Nobel Laureate Aumann talks game theory

Photo courtesy of GT Chabad

Some people cannot play a game without their lucky socks, while some people insist on listening to their lucky song before a game. Some even search for symbols or omens like ladybugs or clovers. Others turn to game theory. Professor Robert Aumann is one such person. In fact, Aumann has received the Nobel Memorial Prize in Economic Sciences for 2005 for his work in the study of game theory. 

On Jan. 29, the College of Computing and the School of Economics planned to host hundreds of people in the Scheller College of Business to hear Professor Aumann speak. Due to inclement weather, the large lecture was cancelled and instead exchanged for an intimate talk between Aumann and members of the on-campus Jewish organization Chabad. 

Nobel Laureate Aumann never once tired his audience with the complicated mathematical equations, theorems or proofs behind his work in game theory, speaking of the concept and its applications in a simple manner. He explained how this science of strategic interaction could be seen in everyday life and in things as simple as a game of chess or baseball. 

“There are a number of entities. They could be people, they could be corporations, they could be parties in a parliament. And each entity is striving for a goal, and the entities are interactive,” he explained. “Each one takes action, and those actions not only impinge on him but also on the other person… Each has to figure out what he should do to advance his goal, and he realizes that the other one is advancing his goals, and that the other one’s goal is not the same as his own goal.”

How does a person achieve his goal when their objectives differ from those of the person he is interacting with? Aumann stressed the importance of knowing that any action taken affects not only the actor but the other player as well. Therefore, understanding the other player and this other player’s goals are vital to winning the game. 

In some scenarios, the goals of the two entities are completely opposite and opposing: an advantage gained by one player automatically signifies a disadvantage incurred by the other player. Scenarios like these have been termed “zero-sum games,” and although they are the foundations of games like chess or baseball, Aumann explained that zero-sum games are rare in life.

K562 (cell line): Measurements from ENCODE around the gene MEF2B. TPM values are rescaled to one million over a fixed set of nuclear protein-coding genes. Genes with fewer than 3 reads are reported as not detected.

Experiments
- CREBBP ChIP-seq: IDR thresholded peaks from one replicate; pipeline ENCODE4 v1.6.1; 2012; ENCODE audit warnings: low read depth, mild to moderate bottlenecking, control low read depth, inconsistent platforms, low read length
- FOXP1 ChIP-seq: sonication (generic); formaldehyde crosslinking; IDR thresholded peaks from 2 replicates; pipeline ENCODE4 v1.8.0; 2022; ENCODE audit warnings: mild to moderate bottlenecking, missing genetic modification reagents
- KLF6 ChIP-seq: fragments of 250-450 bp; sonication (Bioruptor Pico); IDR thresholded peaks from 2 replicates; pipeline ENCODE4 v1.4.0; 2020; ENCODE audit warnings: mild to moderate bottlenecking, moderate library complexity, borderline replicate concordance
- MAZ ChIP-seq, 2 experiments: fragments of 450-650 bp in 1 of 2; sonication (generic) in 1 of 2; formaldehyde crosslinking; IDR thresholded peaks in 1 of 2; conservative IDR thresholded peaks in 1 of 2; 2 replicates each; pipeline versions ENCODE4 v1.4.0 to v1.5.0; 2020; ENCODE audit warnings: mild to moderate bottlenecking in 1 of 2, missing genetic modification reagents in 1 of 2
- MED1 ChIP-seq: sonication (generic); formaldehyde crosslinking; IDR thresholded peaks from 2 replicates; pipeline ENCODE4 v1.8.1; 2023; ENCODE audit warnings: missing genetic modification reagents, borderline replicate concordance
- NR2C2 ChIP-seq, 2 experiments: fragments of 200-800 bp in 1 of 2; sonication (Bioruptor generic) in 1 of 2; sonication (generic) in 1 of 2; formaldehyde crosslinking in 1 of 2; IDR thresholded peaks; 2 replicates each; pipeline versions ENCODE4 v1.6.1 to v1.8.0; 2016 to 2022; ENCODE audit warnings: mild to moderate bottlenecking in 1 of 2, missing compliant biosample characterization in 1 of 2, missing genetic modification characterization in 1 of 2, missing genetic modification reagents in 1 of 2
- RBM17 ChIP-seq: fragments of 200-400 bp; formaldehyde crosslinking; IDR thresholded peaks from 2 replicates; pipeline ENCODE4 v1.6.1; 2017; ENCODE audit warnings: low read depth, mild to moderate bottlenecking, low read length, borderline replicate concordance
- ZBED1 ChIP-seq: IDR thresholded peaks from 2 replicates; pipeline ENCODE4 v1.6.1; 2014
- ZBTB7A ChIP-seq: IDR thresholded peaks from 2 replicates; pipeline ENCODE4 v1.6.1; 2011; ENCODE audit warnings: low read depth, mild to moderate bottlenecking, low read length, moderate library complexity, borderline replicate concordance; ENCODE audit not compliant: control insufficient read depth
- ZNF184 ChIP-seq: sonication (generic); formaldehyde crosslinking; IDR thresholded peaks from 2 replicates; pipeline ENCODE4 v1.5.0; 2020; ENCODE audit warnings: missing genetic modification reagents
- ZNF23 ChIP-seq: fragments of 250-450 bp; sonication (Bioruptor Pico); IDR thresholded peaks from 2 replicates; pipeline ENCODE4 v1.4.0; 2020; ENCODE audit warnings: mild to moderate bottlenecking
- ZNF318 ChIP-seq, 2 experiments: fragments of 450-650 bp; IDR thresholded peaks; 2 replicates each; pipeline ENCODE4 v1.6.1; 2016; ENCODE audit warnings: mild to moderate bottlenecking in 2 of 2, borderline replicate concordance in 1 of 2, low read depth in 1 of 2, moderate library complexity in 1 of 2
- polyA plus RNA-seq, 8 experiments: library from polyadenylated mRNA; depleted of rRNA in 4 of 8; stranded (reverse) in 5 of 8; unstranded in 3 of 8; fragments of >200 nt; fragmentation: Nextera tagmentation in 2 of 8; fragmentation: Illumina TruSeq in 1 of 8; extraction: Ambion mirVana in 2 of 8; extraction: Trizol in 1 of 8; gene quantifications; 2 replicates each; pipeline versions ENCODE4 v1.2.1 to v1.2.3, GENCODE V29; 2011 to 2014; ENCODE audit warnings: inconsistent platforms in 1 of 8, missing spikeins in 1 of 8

“In real life, it is quite unusual for interacting entities to strive for the opposite goal of the other side,” he explained. 

“In war, the sides are striving towards different goals. But even in war, the goals are not opposite. War is not a zero-sum game. Even though each side wants to win the war, it is advantageous to both sides to have as little as destruction as possible.”

Even if the goals between two different entities are not as different as originally thought, how does one still end up victorious over the other? Aumann stressed the importance of incentives: if player A wishes to win, she must understand the power of incentives so that she can get player B to do what is advantageous for her.

Aumann shared a memory of his past in order to illustrate the power of incentives. He described the bickering that used to occur between him and his brother as they fought over the larger piece of candy. His mom, who he cites as an “early game theorist,” devised a clever way to stop their bickering. Instead of splitting the candy bar into two pieces herself, she had one son split the candybar and the other son choose the piece of candy he wanted. 

This way, there existed an incentive for the person who was splitting the candy bar to divide it equally. That this new method of sharing candy had the ability to stop sibling bickering and solve an argument, something some would have formerly deemed as an impossible task, reveals the importance of incentives. 

Aumann extended his discussion on incentives by explaining its effects on arbitration, the settling of disputes between two parties by an impartial third party. Despite the idealism that is often held for compromising, Aumann explores how compromising can give the conflicting parties the wrong incentives. 

“The incentives [compromising] creates is to exaggerate your demands, because you know the end is going to be a compromise,” Aumann explained. 

“So from a dispute that could have been reasonably small, it becomes a huge difference, because both sides are exaggerating their demands and have an incentive to misrepresent the evidence.”

Although it at first seems counterintuitive, Aumann explained how both sides can benefit from an agreement in which a compromise is not allowed. In fact, Aumann argued that the sides are drawn closer together as they begin to view the dispute more reasonably. 

“When compromise is not allowed, then the incentive of the sides change completely. Because now the sides want to be as reasonable as possible, because they want the arbitrator to pick their sides. So they come closer together,” Aumann explained. 

Aumann explored the power of game theory, a theory that is able to bring different entities with different goals together. 

The Nobel Laureate presented game theory not as an abstract mathematical construct, but as something that applies to our everyday lives. 

Game theory could be something that has the power to not only benefit those similar to oneself, but also the power to benefit those who are different from oneself. It is important to realize that an opponent’s goals are not so different from one’s own.